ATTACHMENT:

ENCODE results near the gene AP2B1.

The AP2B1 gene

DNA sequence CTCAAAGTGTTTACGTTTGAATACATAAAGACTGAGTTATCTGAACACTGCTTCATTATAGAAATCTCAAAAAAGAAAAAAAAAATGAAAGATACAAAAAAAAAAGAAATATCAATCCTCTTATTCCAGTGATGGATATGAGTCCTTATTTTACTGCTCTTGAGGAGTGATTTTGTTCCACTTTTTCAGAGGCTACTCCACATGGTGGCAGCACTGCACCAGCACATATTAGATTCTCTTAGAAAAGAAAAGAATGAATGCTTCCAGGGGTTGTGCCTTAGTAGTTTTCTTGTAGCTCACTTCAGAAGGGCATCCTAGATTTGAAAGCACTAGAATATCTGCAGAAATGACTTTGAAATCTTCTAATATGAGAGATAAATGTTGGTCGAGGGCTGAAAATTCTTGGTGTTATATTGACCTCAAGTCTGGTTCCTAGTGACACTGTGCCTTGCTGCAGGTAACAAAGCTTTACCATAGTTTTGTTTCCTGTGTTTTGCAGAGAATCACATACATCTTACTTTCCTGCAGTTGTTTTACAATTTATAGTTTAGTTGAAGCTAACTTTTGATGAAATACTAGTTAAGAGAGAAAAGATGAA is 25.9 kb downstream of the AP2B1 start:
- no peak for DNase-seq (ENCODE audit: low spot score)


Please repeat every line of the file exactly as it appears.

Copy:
ENCODE results near the gene AP2B1.

The AP2B1 gene

DNA sequence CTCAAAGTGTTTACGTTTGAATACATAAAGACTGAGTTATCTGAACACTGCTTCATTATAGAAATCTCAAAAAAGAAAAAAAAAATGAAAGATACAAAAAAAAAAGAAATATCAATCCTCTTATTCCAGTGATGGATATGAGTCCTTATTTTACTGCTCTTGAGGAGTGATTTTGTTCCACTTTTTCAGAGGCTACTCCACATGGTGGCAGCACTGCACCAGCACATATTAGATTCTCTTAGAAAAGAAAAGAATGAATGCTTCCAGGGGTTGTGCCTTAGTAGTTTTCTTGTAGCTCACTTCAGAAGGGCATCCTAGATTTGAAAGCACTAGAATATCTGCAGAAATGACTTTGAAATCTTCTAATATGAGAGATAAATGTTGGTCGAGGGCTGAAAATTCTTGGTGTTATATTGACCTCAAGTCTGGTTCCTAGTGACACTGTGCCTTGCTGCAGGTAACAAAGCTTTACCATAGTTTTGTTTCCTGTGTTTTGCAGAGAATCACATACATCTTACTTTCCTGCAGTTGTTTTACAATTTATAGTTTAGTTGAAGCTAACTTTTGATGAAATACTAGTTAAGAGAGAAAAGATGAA is 25.9 kb downstream of the AP2B1 start:
- no peak for DNase-seq (ENCODE audit: low spot score)